Abbott votes against workers’ rights

Abbott shows true colours on workers’ rights by voting against securing entitlements

31 October, 2012

Opposition Leader Tony Abbott has shown the Coalition’s true colours on workers’ rights by voting against legislation increasing the protection for workers who lose their entitlements when companies go under.

The bill, which passed through the House of Representatives yesterday despite opposition from the Coalition, expanded the coverage of government-backed schemes which ensure workers do not lose redundancy pay, long-service leave or holiday pay if their employers go bankrupt.

ACTU Secretary Dave Oliver said unions had been campaigning for greater protection of these entitlements and the legislative changes should have had bi-partisan support.

“The Coalition’s refusal to support this bill is a major concern for workers who will be worried that any future Abbott government would take this protection away,” Mr Oliver said.

“After a year or more of dragging a fluoro vest and hard hat into every workplace he could find to talk about how he cares for workers jobs, he has failed in a real test of whether he would take care of workers’ interests, by voting down this law.

“This is a law which protects workers and their families at a time of need, yet the Coalition can not bring themselves to support it, because they do not understand how important it is for workers.”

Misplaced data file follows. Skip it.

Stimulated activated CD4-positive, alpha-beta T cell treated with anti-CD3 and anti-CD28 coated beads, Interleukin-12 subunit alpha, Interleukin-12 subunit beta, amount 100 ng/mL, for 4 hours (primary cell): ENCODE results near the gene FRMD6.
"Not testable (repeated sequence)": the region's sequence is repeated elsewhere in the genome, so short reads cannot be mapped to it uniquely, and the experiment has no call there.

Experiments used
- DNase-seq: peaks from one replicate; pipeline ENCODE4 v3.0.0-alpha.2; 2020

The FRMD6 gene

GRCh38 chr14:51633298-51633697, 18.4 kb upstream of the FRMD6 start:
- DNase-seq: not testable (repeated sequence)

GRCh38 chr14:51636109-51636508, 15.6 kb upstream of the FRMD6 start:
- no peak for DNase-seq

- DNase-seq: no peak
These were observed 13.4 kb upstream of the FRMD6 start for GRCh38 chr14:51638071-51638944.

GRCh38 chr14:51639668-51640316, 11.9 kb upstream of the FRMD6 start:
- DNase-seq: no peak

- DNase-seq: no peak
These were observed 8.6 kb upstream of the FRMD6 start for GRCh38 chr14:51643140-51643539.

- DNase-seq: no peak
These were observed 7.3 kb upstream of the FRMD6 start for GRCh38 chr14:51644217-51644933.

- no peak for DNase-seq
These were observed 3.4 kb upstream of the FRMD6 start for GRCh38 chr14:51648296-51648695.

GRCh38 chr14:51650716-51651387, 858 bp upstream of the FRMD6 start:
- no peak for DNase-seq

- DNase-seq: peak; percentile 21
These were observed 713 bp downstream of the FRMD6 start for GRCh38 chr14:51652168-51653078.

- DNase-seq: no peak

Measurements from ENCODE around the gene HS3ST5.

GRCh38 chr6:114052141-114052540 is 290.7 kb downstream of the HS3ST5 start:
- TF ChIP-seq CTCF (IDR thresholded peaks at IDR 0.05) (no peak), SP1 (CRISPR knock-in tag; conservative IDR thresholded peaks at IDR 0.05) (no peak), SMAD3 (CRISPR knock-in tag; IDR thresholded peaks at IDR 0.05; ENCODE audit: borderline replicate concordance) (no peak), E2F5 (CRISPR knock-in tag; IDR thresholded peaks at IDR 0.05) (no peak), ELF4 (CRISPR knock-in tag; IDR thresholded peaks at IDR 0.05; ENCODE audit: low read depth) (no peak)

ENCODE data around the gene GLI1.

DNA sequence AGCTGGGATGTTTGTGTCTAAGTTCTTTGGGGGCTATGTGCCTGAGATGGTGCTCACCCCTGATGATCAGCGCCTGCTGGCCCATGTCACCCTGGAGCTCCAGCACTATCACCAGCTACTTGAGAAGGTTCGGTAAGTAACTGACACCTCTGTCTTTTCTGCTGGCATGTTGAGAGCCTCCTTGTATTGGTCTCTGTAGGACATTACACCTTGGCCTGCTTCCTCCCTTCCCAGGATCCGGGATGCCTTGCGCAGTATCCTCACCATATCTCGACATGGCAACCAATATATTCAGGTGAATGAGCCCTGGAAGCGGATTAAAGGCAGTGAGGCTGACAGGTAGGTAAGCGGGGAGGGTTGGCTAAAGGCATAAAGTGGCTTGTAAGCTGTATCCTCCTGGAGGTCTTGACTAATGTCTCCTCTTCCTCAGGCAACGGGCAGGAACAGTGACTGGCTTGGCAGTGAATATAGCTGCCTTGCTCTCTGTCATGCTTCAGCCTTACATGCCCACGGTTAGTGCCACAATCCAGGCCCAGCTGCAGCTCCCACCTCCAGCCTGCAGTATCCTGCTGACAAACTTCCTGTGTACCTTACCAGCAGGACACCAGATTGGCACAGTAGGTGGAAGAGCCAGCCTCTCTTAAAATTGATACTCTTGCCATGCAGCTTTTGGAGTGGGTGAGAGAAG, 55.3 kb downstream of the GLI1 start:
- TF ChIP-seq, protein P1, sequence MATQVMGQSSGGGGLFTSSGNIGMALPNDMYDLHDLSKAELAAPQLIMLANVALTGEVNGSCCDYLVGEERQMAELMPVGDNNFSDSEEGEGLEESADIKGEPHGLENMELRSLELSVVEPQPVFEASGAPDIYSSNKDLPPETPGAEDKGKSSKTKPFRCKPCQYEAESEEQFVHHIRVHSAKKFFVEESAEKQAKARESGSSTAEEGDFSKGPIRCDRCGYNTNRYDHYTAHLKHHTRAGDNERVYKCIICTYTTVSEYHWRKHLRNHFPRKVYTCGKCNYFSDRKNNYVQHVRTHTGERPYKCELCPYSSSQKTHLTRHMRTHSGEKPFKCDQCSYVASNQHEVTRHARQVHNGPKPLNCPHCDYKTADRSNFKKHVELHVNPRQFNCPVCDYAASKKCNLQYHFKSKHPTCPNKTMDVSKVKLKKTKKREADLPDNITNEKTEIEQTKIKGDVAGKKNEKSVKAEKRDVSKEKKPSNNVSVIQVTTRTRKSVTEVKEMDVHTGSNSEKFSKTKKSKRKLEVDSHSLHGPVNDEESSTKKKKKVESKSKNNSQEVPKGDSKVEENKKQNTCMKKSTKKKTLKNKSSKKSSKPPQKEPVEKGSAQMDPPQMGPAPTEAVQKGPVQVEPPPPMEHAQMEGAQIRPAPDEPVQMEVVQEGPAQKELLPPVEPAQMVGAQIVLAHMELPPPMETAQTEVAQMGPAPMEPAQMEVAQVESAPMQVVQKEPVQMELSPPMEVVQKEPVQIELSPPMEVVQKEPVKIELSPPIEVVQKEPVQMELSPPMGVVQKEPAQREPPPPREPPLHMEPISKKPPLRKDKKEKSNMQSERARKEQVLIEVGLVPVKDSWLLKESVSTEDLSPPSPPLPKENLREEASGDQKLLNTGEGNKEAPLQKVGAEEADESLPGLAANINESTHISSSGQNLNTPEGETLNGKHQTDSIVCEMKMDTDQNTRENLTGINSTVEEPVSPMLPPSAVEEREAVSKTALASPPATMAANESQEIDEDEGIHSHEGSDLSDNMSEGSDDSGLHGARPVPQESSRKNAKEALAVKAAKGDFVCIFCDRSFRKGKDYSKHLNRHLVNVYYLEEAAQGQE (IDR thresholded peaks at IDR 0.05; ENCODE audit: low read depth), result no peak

“When companies go bust, many workers miss out on payments they are legally entitled to, on top of losing their jobs.

“Workers often have little or no say during bankruptcy proceedings, and end up losing their entitlements through no fault of their own.

“This bill closes the gaps and ensures that redundancy entitlements are paid up to four weeks per year of service.

Under the new legislation, employees will be protected if their employer is subject to deed of company arrangements, or equivalent bankruptcy proceedings.

Mr Oliver said the bill contained safeguards which ensure the system can only be used in cases of genuine insolvency, and not as a way for employers to avoid their obligations.

“This is a balanced and sensible piece of legislation. The Coalition should be ashamed that they did not support it.”

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